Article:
Talking Points

How a narrative of failure upended Biden's 1st year

Six months ago, it looked like Joe Biden's presidency was off to a strong start. Though the presidential election was closer than most polls had predicted, Biden ran ahead of congressional Democrats. The new president and his party managed to pass the $1.9 trillion American Rescue Plan less than two months after Inauguration Day, despite razor-thin margins in both houses of Congress. The administration did a good job of making several highly effective vaccines against COVID-19 widely available. And Biden announced the coming withdrawal of American forces from Afghanistan, fulfilling a campaign promise strongly backed by public opinion. For all of this, the new president was rewarded with approval ratings in the low-to-mid-50s.

Then came the chaotic execution of the Afghanistan exit from late July through the end of August. That sent Biden's numbers off a cliff, and they've never recovered.

Presidential success or failure in Washington is a function of narratives. When a good one takes hold, with a series of positive stories seeming to reinforce it, a president's approval rises or stays steady. But when something goes wrong and appears to be followed by events that demonstrate a pattern of ineptitude, support can collapse.

The defining story since late summer has been one of a president and administration continually sideswiped by events. Withdrawal from Afghanistan unfolded nothing like what Biden had promised. The Delta and Omnicron waves of COVID-19 made the president's early July declaration of independence from the pandemic seem flat-footed and premature. Persistent supply-chain problems and surging inflation have caught the White House off guard and left it sounding defensive. Democrats in Congress have spent much of the past few months bickering amongst themselves about social policy and voting rights, and Biden seems unable to get them out of that rut.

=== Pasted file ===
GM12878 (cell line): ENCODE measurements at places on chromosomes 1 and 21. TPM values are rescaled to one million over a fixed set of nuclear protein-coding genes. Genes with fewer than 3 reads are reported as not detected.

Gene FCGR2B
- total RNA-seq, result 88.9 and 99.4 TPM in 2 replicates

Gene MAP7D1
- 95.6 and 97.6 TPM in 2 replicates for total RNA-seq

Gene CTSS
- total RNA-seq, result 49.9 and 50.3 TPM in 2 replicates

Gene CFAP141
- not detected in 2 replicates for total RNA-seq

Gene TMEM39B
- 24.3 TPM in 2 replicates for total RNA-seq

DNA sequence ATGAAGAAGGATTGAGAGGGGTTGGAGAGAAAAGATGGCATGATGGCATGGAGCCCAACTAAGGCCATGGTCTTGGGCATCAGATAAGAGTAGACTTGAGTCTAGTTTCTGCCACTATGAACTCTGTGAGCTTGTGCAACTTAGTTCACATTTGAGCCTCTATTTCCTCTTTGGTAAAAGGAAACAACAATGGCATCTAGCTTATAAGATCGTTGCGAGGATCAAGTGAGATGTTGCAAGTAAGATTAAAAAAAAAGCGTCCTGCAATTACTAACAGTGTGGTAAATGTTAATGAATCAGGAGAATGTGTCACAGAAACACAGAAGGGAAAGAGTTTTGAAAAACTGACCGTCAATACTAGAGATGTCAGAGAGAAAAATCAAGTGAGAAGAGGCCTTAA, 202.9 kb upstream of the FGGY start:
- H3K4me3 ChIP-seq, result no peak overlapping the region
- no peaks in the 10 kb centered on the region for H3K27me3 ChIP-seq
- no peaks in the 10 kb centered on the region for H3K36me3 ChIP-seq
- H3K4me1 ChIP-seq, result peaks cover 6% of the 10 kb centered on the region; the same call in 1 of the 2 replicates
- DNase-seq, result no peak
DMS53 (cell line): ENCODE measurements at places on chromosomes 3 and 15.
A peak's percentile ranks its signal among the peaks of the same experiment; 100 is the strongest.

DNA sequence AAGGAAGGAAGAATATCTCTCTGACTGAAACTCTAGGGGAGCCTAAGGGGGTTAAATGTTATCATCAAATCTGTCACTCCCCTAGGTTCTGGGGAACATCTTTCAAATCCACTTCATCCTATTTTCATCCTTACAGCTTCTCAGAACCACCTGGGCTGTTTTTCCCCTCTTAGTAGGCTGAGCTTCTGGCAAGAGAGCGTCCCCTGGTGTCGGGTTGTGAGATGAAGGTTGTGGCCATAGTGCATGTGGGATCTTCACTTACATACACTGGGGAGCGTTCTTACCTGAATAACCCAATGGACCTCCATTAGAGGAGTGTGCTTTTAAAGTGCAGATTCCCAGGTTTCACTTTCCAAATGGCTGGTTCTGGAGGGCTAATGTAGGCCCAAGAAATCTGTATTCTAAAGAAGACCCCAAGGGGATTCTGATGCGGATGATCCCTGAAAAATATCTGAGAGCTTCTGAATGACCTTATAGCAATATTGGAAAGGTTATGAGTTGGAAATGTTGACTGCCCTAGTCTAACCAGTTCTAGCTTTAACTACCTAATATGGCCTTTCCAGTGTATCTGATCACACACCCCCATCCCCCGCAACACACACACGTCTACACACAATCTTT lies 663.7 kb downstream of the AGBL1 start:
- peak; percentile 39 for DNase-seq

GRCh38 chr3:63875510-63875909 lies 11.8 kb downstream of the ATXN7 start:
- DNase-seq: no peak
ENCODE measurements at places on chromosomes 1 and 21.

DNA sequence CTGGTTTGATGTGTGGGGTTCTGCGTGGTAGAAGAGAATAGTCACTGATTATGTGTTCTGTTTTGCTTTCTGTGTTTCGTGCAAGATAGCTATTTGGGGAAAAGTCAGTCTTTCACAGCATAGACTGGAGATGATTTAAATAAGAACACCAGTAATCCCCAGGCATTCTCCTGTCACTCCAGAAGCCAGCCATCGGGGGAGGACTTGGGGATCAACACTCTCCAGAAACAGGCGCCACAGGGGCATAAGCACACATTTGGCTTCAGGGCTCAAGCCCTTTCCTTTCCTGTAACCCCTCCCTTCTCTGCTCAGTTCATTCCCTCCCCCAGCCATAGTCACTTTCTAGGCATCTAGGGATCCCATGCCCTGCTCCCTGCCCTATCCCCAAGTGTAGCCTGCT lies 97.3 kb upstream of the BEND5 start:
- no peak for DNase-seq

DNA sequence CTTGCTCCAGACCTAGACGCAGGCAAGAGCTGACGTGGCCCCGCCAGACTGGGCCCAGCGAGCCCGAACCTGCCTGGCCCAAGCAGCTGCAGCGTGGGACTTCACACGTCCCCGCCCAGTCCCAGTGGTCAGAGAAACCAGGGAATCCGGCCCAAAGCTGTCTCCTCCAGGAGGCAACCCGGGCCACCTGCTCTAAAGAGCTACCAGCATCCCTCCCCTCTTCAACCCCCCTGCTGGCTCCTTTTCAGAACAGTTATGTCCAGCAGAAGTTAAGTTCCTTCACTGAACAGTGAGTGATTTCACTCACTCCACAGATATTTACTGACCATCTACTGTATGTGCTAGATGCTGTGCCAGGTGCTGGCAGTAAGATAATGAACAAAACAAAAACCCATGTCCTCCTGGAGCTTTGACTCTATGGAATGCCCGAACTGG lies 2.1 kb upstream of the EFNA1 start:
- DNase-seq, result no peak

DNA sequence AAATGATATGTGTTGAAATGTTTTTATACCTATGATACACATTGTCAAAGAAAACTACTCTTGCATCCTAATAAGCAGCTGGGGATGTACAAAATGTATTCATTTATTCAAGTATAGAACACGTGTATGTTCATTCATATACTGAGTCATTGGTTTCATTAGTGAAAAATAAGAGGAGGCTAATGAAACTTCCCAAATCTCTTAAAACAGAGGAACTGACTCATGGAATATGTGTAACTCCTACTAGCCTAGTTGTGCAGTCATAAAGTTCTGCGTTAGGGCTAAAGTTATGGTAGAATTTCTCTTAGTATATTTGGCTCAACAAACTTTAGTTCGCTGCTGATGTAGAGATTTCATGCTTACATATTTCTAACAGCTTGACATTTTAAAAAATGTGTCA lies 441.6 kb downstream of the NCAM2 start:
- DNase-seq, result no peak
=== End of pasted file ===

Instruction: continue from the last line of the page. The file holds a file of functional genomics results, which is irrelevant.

Many point to the persistence of the pandemic as Biden's primary problem. Others highlight rising prices and empty store shelves. Still others blame the administration's fealty to progressive activists or the perception of foreign policy fecklessness. The truth is Biden is faltering because of all of it. Each story reinforces the perception that the country is adrift, lacking in leadership, and persistently knocked off course by forces the White House is powerless to master or control.

The good news is the administration appears aware of the need for a reset. Hence the presidential press conference announced for Wednesday afternoon, on the eve of the one-year anniversary of Biden's inauguration. The bad news is that this appearance before reporters may end up being upstaged by defeats in the Senate for administration priorities Biden himself has championed in recent speeches — another story of a White House seemingly outmatched by events. We may have to wait a while longer before we see a true Biden reset.